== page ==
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Author David Blatner provides in-depth training on InDesign CS5, the print and interactive page layout application from Adobe, in InDesign CS5 Essential Training. The course shows how to create new documents with strong and flexible master pages, precisely position text and graphics, prepare documents for print, and export designs as interactive PDF or Flash SWF files. Exercise files are included with the course.
I showed you the Find/Change feature in an earlier chapter, but I focused just on finding and changing text throughout your document, or even across multiple documents. Now I want to take it farther and talk about adding text formatting to the mix. For example, let's say I want to search for every instance of this word Duration followed by a colon, but only where it's in this particular font. I'll click in here, look up in the Control panel, and see that it's Myriad Pro Condensed. I'll go to the Edit menu, and choose Find/Change, and I'm going to type the text in here, Duration, colon, space.
But I only want it to be in that one font, right? That's where the Find Format field comes in. If you don't see Find Format down at the bottom here, you need to click on the More Options button. See how that works, More Options or Fewer Options. I figured you paid for it; you better get those options. Go ahead and click on that and then click anywhere inside this field. That opens the Find/Format Settings dialog box. Move this out of the way so I can see what I'm doing. And I'm going to look for only that font. So I'll go to Basic Character Formats, and type in Myriad.
You see that I only had to type Myr. It guessed the rest for me. That's helpful. And I want it to be in Condensed. Right now it's set to Regular, so I'll select that and type Con for it to guess Condensed. Now I'm going to leave the rest of this blank. If it's blanked, it means ignore it. I don't care what size it is. What leading, tracking, color, anything else, just that fact that it's Myriad Pro Condensed. I'll click OK and you can see that it shows up here in the Find Format area. Now what do I want to do with it? I want to replace it with a different font.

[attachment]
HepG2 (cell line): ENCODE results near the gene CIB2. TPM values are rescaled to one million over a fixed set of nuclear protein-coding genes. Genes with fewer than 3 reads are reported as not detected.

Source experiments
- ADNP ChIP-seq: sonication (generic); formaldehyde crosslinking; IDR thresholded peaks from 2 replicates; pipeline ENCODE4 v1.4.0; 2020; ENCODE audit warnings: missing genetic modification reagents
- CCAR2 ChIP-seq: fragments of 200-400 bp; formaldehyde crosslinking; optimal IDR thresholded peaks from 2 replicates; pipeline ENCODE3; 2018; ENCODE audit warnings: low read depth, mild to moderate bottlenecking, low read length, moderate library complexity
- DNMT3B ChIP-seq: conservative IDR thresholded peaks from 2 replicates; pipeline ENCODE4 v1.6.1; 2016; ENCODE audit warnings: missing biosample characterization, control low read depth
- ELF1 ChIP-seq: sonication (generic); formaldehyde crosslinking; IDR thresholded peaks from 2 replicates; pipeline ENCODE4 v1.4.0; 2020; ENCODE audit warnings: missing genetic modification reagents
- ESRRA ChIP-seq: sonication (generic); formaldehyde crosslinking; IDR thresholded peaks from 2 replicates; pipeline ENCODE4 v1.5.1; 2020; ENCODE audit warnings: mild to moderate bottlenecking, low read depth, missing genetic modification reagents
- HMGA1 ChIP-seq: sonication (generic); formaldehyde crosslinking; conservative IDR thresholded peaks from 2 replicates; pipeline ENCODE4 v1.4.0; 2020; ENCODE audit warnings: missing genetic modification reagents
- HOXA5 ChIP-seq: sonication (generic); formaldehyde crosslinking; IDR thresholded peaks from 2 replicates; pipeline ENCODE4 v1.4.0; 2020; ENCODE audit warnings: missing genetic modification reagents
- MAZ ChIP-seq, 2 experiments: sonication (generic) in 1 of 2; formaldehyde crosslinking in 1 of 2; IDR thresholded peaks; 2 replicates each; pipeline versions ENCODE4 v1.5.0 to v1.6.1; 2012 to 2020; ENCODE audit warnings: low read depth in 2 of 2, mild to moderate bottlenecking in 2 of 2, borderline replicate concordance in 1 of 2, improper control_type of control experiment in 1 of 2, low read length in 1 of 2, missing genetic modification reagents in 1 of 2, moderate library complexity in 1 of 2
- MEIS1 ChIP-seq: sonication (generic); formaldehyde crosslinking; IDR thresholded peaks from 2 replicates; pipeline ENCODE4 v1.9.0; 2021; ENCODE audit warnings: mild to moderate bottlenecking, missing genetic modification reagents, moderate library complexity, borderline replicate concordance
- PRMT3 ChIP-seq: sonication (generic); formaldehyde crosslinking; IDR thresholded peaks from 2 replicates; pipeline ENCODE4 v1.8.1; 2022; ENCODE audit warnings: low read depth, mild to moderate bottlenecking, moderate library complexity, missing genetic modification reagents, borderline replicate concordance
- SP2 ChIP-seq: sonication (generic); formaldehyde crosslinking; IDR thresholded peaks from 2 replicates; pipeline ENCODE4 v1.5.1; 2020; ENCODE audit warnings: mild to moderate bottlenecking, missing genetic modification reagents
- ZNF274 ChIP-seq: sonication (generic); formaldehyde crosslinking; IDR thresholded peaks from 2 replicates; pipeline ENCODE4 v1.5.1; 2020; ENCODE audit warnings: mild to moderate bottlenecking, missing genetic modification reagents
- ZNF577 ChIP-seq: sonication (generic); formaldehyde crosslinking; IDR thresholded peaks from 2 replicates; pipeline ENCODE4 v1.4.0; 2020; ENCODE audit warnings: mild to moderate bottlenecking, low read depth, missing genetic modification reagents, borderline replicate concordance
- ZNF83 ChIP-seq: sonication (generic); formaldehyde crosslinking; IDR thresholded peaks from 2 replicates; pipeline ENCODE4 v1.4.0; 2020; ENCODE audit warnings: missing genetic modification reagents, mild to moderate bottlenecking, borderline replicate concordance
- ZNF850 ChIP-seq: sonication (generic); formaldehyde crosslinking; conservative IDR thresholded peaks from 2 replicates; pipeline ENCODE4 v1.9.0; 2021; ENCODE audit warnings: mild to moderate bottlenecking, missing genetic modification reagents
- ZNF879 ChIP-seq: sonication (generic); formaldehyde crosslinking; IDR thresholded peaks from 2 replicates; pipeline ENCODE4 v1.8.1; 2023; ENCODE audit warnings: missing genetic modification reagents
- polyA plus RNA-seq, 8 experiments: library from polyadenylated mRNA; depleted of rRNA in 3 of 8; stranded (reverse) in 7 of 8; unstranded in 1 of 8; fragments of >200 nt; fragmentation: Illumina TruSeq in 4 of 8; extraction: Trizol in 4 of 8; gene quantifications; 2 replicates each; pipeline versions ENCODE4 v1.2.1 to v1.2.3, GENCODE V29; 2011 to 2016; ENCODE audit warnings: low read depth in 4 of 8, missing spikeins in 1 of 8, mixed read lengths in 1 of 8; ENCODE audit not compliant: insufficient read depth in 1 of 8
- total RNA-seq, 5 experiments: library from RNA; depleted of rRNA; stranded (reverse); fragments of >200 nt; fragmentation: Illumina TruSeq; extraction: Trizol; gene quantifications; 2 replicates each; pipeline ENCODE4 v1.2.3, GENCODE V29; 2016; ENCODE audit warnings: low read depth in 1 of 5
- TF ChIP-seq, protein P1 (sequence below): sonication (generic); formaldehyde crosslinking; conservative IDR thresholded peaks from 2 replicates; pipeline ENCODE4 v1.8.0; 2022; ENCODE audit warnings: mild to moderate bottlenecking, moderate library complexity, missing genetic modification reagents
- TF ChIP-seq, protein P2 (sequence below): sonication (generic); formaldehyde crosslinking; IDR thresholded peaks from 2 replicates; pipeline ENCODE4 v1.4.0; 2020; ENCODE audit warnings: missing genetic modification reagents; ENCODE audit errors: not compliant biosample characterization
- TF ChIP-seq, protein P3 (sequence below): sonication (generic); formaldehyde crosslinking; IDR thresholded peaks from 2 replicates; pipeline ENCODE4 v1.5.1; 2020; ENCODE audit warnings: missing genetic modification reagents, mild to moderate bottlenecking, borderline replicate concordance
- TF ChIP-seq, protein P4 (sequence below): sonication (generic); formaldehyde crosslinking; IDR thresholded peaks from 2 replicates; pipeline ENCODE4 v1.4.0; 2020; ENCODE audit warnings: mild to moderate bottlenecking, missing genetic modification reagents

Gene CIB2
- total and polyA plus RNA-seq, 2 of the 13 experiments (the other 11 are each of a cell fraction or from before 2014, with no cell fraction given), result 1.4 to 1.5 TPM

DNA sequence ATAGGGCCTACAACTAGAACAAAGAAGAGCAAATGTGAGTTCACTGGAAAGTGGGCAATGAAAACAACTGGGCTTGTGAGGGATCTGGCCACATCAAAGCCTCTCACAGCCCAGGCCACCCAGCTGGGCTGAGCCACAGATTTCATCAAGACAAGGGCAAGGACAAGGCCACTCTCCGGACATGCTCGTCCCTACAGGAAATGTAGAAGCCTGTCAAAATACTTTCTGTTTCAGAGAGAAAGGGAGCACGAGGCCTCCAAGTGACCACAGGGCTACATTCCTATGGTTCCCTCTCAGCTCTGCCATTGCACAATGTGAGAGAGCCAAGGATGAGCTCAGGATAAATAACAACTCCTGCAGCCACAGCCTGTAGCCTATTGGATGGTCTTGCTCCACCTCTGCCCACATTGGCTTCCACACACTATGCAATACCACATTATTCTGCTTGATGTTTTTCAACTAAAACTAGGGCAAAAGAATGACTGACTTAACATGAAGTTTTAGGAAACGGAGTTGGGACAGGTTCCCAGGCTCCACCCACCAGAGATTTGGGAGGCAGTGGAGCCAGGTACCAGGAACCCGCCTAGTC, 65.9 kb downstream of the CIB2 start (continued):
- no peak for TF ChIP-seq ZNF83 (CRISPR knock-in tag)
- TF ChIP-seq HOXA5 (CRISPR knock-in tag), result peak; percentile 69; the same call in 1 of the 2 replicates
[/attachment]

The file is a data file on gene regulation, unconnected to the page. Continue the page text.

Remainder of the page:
So I'm going to click in Change Format, and I'll go to the Basic Character Formats here. Once again, move this out of the way, and I'm going to change it to Bold Condensed. So I'll type Bol here, and it guesses Bold Condensed. All right, I'm going to click OK, and we'll see that this is going to find the word Duration with a colon after it and the space after it, only in this font here, and it's going to change the font style to Bold Condensed. Now, I'm leaving the Change to field blank, why? Well, the way Find/Change works is if the Change to field is blank, but the Change Format field is filled in, then InDesign leaves the text just the way it is.
It won't replace it. It won't delete it. It just leaves it the way it is. So that's helpful here. I don't have to retype Duration down here. On other hand, if this was blank, if I'd not filled in the Change Format area, and this was blank up here, then it means delete the word Duration. So that's not what I want to do. I'm going to make sure Change Format is here. It is, and let's try it out. I'll click Change All, and it goes through and it finds three replacements in my document, and you see that it changed the formatting for me. Consistency and efficiency, that's what it's all about. Changing text formatting with Find/Change ensures consistency throughout a document.
However, it's not necessarily the most efficient method in this case. After all, here I would have to type in cost per person and do a Find/Change, and then Find/Change on Departure Dates, and so on. Later on, in the chapter on styles, I'm going to show you a far more efficient way of handling this kind of Find/Change automatically.
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